How tender-hearted and inclined to sympathy is womankind! I am mentioning this that you may not wonder why in the world it was that, while Mary was weeping bitterly at the tomb, Peter displayed no such emotion. “The disciples,” the Evangelist stated, “went away to their home, while she remained standing there weeping.” …
Yet the sight of the tomb was a great source of consolation …. Do you see how, the better to revive her courage, she leaned forward and tried to look at the spot where the body had lain? Therefore, she received no small reward for her great earnestness. For it was the woman who first saw what the disciples had not seen: namely angels sitting, one at the feet and the other at the head, in white, and with a manner radiating great brightness and joy. Since the woman was not sufficiently spiritual-minded to grasp the fact of the resurrection from the grave-clothes, further evidence was added and she beheld angels sitting in bright array, so as to afford her gradual relief from the suffering caused by the empty tomb, and to give her consolation.
However they said nothing to her of the Resurrection, but led her on only by degrees to this teaching. She beheld their shining faces-out of the ordinary in their-brightness; she beheld their splendid appearance; she heard a sympathetic voice. What did it say? “Woman, why art thou weeping?” And by means of all these things, as if through a door gradually opening, little by little she was brought to an understanding of the Resurrection. Moreover, the way they were seated led her to question them, for they certainly appeared to know what had taken place. For this reason they were not sitting together, but separated from one another. Since it was not likely that she would venture to begin the inquiry herself, they led her to start conversing with them by asking her a question and also by the way they were sitting.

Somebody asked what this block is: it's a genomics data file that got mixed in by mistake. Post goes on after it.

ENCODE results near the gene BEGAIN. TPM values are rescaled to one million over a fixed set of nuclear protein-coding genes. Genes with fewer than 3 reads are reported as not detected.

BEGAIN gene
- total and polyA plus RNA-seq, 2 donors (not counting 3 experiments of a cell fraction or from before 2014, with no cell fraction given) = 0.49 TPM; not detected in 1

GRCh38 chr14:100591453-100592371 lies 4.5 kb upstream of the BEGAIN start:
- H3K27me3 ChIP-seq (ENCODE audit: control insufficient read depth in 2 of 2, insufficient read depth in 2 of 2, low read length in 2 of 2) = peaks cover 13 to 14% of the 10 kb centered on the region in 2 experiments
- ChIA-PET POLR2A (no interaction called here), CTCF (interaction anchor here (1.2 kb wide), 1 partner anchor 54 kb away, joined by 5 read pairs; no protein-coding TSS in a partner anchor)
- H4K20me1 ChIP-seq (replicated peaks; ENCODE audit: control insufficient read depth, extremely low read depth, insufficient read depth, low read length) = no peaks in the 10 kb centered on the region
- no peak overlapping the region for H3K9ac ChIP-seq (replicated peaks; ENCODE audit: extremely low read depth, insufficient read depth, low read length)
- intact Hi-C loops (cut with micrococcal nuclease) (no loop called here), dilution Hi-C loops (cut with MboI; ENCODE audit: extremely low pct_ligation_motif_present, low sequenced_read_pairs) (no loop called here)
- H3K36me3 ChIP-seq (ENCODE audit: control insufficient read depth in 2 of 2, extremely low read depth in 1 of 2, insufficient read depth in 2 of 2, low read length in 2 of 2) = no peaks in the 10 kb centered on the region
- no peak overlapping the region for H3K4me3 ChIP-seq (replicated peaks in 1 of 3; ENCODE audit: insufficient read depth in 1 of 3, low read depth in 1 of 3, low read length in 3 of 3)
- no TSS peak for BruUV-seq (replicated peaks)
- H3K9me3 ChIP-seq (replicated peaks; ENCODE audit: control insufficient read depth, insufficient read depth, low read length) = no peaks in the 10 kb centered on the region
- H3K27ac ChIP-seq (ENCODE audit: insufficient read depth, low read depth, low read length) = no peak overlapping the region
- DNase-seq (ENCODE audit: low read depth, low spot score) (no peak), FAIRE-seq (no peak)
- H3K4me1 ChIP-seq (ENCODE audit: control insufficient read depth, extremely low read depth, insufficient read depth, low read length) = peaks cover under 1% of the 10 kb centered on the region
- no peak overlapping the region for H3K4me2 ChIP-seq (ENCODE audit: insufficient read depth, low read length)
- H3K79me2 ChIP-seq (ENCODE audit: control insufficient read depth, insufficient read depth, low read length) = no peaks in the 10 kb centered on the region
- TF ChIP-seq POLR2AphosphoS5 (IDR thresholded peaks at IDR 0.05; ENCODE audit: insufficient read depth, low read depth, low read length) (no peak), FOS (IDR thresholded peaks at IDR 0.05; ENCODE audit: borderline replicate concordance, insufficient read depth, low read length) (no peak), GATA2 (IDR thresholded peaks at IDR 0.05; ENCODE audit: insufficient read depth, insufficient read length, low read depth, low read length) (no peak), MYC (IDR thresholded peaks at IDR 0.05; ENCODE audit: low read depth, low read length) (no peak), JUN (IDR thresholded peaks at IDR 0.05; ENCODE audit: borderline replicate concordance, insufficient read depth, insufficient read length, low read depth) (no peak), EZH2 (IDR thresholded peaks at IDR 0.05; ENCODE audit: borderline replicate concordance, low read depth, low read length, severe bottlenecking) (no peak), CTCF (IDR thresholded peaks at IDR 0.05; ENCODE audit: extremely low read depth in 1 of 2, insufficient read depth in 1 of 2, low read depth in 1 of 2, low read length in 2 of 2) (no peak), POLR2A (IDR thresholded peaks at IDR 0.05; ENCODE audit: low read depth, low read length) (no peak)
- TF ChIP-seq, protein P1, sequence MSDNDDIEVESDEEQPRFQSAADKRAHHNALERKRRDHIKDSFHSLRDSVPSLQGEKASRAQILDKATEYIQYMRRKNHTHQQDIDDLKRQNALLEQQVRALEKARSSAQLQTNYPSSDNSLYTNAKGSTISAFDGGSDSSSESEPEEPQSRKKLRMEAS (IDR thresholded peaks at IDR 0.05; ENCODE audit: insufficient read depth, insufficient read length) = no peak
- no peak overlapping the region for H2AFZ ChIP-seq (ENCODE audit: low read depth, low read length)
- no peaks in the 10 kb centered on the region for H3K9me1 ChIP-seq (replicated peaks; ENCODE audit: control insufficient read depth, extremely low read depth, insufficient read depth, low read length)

What reply, then, did she make? She spoke warmly and tenderly: “They have taken away my Lord, and I do not know where they have laid him.” What are you saying? Do you not yet know about the Resurrection? Are you still thinking about the location of the body? Do you perceive that she had not yet accepted this sublime doctrine? “When she had said this she turned around.” But how was it logical for her to turn around, when she had just begun to talk with them and had not yet heard any information from them? It seems to me that as she said these words, Christ suddenly appeared behind her and startled the angels who, on beholding the Master, immediately showed by their attitude, by their gaze, and by their movements, that they were looking at the Lord. This awakened the curiosity of the woman and caused her to turn around.
He appeared to the angels, then, as He was [that is, in His glorified body], but did not show Himself to the woman in the same way, so as not to awe her from the start by the sight. On the contrary, He appeared to her under a humble and ordinary guise. And it is evident from her words that she even thought He was a gardener. However, it was not desirable to lead so lowly a person as this woman suddenly to lofty considerations, but rather, to do so gradually. Therefore He in His turn asked: “Woman, why art thou weeping? Whom dost thou seek?”